The Penn connection | On this day

The life and accomplishments of William Penn Jr are well documented. But his father’s (controversial) exploits are much less so, and had a significant impact on British colonial ambitions in the Caribbean, writes James Ferguson

  • A painting depicts the arrival of William Penn, Jr in what would become Pennsylvania. Niday Picture Library/Alamy Stock Photo
  • Portrait of William Penn, Sr. Wikimedia Commons

Just under 1600 miles apart, the American state of Pennsylvania and the Caribbean island of Jamaica might seem to have little in common. Some Pennsylvanians visit Jamaica for some winter sun, and a sizable number of people of Jamaican origin have settled in and around Philadelphia.

Yet their historical and cultural trajectories seem largely different — except for an unlikely family connection. Both had their histories irreversibly altered by the activities of two men, father and son, who shared the same name: William Penn.

William Penn junior — a Quaker, pacifist, and supporter of religious freedom — founded the colony of Philadelphia, later the Commonwealth of Pennsylvania, in 1682 during English colonial rule. It would play a key role in the activities of America’s founding fathers, the Revolutionary War, and ensuing independence.

Penn is commemorated in the state’s name, a top-ranking university, and a brand of breakfast oats. And although his reputation is not untarnished (partly because of his attitude towards slavery), he is remembered for a principled struggle against the religious and political establishment in London.

Penn senior was an altogether less admirable character than his son, but he was to leave an equally lasting legacy in Jamaica — even if it happened almost by accident. He was born in 1621 in Bristol, and was quickly attracted to a naval career, serving as a rear admiral during the English Civil War on the side of the anti-monarchist Parliamentarians.

In a revealing episode in 1648, however, he was arrested on suspicion of communicating with King Charles I, but was exonerated. He then fought in the First Anglo-Dutch War of 1652–54, with the rank of vice admiral.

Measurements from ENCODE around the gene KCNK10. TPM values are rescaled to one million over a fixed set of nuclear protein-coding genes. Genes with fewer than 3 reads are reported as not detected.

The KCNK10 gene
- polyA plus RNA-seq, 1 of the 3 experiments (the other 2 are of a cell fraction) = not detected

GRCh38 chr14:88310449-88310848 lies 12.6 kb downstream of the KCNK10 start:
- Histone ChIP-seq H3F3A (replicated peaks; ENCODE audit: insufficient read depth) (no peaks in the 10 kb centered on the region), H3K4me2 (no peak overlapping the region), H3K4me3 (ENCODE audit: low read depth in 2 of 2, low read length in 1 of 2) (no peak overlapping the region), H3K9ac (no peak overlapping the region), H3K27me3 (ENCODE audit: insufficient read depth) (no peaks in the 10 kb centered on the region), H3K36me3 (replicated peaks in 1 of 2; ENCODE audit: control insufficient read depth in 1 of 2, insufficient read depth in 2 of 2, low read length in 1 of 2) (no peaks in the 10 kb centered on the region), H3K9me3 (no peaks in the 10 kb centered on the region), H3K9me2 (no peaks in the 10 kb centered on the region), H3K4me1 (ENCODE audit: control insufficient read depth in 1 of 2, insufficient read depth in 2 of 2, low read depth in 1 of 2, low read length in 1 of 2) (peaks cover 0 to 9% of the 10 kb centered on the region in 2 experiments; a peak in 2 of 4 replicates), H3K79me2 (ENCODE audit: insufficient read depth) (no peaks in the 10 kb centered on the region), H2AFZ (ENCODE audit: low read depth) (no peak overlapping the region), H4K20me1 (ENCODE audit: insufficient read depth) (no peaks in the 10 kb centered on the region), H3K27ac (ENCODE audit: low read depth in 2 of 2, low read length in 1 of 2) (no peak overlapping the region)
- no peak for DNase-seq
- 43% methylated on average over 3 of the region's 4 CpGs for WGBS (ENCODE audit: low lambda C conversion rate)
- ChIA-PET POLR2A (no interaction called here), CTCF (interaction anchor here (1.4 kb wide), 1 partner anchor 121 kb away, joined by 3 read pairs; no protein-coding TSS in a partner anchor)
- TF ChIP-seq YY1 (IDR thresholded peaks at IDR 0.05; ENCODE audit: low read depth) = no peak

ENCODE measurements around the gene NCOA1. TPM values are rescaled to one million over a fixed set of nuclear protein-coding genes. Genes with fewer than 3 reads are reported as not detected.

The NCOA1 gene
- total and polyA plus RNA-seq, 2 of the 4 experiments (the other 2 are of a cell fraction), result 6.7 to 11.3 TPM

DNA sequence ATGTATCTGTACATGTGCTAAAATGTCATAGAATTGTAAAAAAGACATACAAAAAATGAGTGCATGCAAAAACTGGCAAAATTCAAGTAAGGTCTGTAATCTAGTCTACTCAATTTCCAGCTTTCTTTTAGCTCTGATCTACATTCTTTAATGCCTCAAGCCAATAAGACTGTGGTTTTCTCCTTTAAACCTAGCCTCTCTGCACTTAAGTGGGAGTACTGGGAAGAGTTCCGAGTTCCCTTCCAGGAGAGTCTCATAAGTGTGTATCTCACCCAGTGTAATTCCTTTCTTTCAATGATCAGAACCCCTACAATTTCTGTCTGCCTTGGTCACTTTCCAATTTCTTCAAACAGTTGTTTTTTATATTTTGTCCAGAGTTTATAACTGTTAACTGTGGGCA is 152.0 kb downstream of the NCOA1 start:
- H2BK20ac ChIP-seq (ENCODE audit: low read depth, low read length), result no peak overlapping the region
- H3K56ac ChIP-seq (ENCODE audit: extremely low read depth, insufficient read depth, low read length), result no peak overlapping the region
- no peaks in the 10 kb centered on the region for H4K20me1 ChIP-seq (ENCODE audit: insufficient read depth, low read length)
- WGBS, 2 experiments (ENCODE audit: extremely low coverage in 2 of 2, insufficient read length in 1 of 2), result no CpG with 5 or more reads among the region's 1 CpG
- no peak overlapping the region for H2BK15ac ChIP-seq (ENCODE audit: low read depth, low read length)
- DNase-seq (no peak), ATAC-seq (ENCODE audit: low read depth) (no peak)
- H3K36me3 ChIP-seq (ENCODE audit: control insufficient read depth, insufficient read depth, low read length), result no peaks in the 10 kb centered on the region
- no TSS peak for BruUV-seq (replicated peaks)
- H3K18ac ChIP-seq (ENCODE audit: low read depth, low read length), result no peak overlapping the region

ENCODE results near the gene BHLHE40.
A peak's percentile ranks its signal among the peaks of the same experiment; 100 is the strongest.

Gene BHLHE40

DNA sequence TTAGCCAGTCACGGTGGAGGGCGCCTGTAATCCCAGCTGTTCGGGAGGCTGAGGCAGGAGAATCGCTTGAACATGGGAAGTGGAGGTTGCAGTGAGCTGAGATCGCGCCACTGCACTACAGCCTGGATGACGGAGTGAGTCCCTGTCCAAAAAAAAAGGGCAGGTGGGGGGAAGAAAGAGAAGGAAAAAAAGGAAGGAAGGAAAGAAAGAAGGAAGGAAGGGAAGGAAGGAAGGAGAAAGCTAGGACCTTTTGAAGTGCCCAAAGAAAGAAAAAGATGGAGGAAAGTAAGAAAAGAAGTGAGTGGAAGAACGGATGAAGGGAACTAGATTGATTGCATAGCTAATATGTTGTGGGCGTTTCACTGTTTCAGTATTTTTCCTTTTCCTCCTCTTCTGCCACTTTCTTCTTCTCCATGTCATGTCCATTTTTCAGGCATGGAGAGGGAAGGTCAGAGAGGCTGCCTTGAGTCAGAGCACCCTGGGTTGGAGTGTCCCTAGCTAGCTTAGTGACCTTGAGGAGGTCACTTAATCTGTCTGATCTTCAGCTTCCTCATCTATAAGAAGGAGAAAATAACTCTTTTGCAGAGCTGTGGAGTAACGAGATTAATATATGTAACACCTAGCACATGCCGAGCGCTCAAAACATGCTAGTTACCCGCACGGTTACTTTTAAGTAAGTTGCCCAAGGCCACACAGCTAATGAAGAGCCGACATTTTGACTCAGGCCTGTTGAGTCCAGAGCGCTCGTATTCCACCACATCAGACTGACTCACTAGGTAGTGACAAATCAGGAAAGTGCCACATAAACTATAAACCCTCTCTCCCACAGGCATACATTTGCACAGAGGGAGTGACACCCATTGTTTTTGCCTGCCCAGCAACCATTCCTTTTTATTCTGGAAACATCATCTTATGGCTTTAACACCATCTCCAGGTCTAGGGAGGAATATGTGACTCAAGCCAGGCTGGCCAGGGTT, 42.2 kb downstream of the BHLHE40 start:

But again his royalist sympathies seem to have surfaced when, early in 1654, he is said to have offered to turn the fleet he commanded over to the exiled Charles II (Charles I having been executed in 1649).

Despite such signs of disloyalty, it appears that Oliver Cromwell, who had overseen Charles I’s execution, saw Penn as a suitable candidate to lead his “Western Design” — an audacious plan to attack the economic and strategic power of Catholic Spain in its first possession in the Americas: the Caribbean territory of Santo Domingo, today’s Dominican Republic.

The Lord Protector believed that weakening the Spanish Empire by disrupting its trade routes would reduce the chances of Charles II claiming the throne with Spanish assistance. He also thought that the acquisition of a further colony in the Caribbean (Barbados and four smaller islands were already in English hands) would be useful as a faraway place to which political dissidents could be sent. He appointed Admiral Penn as commander on 18 August, 1654 — 370 years ago.

Cromwell also decided that Penn’s leadership of this expedition would be shared with General Robert Venables, a loyal army veteran, supported by two civilian administrators.

It was a decision that Cromwell would later regret, but it also suggests that he harboured doubts over the reliability of Admiral Penn.


The expedition — numbering 38 ships and 2,500 poorly trained troops — set sail in December that year. Two months were spent in Barbados forcibly recruiting a further 3,500 men, before the task force approached the island of Hispaniola — which Santo Domingo shared with French Saint-Domingue — on 13 April, 1655.

Unfortunately for Penn and Venables, the Spanish were entirely aware of their intentions (alerted by royalist spies), and had brought in reinforcements from the South American mainland. Some of Venables’ troops were taken ashore, marched through hot and mosquito-ridden terrain, ambushed by Spanish guerrillas, and quickly routed.